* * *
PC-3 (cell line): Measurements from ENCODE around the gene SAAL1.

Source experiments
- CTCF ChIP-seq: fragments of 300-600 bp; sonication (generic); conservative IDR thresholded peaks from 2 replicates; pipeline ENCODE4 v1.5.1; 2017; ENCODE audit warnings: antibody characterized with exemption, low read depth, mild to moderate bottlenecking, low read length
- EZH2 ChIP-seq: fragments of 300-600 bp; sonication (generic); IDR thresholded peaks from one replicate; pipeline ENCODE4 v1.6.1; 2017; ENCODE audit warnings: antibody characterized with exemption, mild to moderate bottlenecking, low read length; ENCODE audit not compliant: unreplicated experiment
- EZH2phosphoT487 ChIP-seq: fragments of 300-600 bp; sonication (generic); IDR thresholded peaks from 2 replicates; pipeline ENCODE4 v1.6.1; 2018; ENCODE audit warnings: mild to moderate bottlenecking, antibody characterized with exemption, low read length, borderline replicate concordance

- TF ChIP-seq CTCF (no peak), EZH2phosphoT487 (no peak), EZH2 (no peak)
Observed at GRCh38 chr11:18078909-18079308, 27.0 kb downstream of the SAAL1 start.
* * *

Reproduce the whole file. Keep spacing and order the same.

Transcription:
PC-3 (cell line): Measurements from ENCODE around the gene SAAL1.

Source experiments
- CTCF ChIP-seq: fragments of 300-600 bp; sonication (generic); conservative IDR thresholded peaks from 2 replicates; pipeline ENCODE4 v1.5.1; 2017; ENCODE audit warnings: antibody characterized with exemption, low read depth, mild to moderate bottlenecking, low read length
- EZH2 ChIP-seq: fragments of 300-600 bp; sonication (generic); IDR thresholded peaks from one replicate; pipeline ENCODE4 v1.6.1; 2017; ENCODE audit warnings: antibody characterized with exemption, mild to moderate bottlenecking, low read length; ENCODE audit not compliant: unreplicated experiment
- EZH2phosphoT487 ChIP-seq: fragments of 300-600 bp; sonication (generic); IDR thresholded peaks from 2 replicates; pipeline ENCODE4 v1.6.1; 2018; ENCODE audit warnings: mild to moderate bottlenecking, antibody characterized with exemption, low read length, borderline replicate concordance

- TF ChIP-seq CTCF (no peak), EZH2phosphoT487 (no peak), EZH2 (no peak)
Observed at GRCh38 chr11:18078909-18079308, 27.0 kb downstream of the SAAL1 start.